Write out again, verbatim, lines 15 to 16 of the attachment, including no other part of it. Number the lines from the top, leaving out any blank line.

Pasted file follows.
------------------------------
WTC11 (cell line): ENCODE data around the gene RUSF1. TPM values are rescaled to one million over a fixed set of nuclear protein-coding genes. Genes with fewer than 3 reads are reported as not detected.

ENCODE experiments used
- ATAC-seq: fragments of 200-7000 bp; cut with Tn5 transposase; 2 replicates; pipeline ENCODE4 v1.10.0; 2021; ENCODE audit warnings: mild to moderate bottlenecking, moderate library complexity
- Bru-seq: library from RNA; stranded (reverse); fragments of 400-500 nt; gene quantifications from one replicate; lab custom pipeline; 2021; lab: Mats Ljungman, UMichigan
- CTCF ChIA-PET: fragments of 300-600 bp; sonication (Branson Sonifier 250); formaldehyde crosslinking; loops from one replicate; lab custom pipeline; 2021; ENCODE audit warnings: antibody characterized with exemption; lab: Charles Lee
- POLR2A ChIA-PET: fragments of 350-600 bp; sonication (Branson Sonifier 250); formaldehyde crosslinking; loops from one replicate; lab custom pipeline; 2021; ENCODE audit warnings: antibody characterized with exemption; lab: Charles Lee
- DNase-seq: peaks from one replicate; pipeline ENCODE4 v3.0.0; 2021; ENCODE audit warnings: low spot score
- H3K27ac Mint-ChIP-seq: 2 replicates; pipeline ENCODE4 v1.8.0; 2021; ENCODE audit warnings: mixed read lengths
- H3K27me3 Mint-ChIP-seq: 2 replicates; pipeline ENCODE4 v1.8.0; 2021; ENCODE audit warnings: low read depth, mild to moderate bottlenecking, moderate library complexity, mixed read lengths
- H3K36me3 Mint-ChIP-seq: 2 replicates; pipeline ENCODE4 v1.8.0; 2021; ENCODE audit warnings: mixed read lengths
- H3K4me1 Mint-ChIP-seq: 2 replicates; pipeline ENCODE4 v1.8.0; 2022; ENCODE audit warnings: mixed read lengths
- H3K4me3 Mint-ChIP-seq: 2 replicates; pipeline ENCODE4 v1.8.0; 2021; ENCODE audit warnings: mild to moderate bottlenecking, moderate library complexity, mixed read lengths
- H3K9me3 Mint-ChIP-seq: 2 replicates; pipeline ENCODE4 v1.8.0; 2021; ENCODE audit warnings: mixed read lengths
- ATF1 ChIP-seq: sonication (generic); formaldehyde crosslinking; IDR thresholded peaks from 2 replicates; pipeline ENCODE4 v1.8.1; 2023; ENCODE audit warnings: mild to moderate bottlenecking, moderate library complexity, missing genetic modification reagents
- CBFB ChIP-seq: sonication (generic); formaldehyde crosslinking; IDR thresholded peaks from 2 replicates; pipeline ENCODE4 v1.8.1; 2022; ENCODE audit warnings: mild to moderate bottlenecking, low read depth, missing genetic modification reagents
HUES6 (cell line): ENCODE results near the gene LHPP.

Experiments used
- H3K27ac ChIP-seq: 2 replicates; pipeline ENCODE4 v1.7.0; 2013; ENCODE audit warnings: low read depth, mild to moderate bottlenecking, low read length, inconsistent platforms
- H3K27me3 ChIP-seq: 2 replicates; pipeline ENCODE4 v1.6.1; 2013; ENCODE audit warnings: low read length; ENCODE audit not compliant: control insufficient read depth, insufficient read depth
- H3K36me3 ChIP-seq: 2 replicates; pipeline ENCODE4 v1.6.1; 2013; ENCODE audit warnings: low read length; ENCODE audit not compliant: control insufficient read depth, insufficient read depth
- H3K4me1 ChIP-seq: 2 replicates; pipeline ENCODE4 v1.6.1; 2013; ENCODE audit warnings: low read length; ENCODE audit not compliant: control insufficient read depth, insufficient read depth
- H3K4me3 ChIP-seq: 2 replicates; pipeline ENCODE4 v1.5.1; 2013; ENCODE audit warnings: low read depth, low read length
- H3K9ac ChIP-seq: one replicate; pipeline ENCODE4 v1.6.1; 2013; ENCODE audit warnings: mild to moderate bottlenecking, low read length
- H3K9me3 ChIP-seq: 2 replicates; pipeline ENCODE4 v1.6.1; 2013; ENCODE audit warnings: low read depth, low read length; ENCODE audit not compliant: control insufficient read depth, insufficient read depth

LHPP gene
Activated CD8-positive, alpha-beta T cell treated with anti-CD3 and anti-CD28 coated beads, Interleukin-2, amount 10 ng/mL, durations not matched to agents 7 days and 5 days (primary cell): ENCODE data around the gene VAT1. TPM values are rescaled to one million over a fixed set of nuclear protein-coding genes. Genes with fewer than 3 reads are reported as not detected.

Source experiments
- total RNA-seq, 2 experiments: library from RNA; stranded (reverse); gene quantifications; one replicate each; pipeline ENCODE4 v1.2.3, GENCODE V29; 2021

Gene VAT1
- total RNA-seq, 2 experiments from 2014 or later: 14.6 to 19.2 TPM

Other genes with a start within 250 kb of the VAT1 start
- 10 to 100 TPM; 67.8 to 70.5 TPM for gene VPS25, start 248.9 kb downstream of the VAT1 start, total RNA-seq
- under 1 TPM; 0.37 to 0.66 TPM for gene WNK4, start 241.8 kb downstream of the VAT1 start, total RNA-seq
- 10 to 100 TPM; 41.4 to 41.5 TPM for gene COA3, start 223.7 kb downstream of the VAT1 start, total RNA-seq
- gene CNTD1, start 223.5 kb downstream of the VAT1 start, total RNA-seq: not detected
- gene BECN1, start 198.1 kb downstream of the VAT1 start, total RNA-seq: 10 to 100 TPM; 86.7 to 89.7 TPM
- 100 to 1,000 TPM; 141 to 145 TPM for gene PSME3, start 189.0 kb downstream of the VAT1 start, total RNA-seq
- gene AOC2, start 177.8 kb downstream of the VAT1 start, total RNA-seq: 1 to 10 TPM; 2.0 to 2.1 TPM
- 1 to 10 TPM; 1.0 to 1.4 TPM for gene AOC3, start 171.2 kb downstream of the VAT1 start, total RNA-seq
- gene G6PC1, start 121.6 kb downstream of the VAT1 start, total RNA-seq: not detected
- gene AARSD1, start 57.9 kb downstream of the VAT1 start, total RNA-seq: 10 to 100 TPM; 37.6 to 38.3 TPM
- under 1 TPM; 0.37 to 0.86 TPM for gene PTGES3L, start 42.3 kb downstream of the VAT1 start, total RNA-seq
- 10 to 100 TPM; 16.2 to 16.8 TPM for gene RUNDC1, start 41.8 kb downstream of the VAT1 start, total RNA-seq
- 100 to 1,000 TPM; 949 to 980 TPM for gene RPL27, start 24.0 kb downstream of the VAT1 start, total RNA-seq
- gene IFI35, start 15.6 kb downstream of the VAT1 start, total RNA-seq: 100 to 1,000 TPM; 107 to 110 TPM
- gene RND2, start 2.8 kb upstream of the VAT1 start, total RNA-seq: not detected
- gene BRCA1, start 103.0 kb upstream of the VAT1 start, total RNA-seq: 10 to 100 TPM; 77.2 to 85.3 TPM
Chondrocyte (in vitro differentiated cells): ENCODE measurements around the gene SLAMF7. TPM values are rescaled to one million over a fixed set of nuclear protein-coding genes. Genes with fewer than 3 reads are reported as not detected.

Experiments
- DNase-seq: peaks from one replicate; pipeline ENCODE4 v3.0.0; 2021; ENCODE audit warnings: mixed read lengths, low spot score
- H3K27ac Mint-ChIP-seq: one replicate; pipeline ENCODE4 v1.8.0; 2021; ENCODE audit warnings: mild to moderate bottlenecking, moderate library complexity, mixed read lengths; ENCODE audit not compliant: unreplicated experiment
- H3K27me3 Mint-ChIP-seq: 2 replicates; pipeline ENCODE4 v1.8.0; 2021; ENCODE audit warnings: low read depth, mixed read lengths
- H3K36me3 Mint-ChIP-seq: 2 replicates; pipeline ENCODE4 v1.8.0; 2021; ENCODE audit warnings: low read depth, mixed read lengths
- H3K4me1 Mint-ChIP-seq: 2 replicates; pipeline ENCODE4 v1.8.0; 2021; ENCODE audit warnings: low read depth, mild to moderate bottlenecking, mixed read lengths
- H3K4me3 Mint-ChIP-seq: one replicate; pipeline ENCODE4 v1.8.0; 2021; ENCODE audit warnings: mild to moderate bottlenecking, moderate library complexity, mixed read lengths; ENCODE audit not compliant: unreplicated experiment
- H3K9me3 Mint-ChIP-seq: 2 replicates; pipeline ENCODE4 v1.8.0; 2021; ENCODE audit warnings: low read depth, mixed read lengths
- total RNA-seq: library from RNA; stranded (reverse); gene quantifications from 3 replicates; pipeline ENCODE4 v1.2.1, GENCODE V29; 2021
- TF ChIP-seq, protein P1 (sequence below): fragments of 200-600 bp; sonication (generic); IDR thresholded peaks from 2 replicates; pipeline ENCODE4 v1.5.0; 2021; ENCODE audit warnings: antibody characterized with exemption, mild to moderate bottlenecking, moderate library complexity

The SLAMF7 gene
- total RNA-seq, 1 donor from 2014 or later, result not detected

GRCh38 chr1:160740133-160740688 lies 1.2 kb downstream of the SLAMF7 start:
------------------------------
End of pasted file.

- CBFB ChIP-seq: sonication (generic); formaldehyde crosslinking; IDR thresholded peaks from 2 replicates; pipeline ENCODE4 v1.8.1; 2022; ENCODE audit warnings: mild to moderate bottlenecking, low read depth, missing genetic modification reagents
HUES6 (cell line): ENCODE results near the gene LHPP.